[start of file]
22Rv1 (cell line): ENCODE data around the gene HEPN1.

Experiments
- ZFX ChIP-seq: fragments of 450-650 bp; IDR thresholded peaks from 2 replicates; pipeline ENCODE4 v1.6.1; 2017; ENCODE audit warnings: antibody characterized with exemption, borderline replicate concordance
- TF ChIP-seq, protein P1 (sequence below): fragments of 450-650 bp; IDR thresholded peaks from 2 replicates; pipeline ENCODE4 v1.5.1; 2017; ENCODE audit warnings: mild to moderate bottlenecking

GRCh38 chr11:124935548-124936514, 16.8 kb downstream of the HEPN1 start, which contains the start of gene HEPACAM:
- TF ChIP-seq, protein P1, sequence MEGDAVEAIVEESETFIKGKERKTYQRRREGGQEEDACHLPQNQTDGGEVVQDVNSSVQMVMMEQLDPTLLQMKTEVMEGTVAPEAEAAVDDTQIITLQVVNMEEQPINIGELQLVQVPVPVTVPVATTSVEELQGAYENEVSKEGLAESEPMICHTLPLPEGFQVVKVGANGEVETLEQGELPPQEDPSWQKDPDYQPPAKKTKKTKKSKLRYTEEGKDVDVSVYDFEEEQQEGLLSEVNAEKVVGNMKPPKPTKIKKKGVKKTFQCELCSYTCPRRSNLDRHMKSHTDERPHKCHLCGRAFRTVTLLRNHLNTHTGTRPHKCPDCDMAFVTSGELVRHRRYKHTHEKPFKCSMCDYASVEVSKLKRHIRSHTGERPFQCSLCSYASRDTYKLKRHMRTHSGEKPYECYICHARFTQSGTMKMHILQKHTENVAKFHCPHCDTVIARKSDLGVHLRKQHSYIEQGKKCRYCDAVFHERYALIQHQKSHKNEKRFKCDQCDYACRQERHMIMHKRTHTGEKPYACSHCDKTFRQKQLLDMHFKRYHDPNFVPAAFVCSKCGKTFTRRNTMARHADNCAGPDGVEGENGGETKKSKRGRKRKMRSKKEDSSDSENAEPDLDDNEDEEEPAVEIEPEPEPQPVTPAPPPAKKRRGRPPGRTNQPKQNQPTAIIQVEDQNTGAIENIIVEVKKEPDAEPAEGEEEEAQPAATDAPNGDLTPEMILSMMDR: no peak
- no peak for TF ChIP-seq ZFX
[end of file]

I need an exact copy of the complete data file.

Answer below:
22Rv1 (cell line): ENCODE data around the gene HEPN1.

Experiments
- ZFX ChIP-seq: fragments of 450-650 bp; IDR thresholded peaks from 2 replicates; pipeline ENCODE4 v1.6.1; 2017; ENCODE audit warnings: antibody characterized with exemption, borderline replicate concordance
- TF ChIP-seq, protein P1 (sequence below): fragments of 450-650 bp; IDR thresholded peaks from 2 replicates; pipeline ENCODE4 v1.5.1; 2017; ENCODE audit warnings: mild to moderate bottlenecking

GRCh38 chr11:124935548-124936514, 16.8 kb downstream of the HEPN1 start, which contains the start of gene HEPACAM:
- TF ChIP-seq, protein P1, sequence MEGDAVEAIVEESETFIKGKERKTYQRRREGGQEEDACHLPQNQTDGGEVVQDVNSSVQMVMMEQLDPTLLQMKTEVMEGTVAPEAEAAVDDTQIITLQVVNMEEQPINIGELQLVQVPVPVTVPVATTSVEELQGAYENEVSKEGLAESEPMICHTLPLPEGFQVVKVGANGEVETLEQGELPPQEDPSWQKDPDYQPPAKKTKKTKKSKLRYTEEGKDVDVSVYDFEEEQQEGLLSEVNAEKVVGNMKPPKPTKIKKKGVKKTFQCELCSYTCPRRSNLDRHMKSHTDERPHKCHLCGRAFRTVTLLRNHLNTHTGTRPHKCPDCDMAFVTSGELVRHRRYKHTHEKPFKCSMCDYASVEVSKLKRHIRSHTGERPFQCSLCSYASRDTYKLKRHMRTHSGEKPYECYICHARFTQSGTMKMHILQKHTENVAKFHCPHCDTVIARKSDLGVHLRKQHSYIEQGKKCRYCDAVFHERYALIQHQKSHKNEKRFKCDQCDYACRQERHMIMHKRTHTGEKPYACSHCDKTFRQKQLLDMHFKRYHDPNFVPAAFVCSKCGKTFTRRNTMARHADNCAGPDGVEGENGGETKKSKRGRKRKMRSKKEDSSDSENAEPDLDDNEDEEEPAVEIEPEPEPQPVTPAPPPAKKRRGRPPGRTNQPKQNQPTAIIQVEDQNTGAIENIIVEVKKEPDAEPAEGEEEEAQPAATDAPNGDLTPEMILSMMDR: no peak
- no peak for TF ChIP-seq ZFX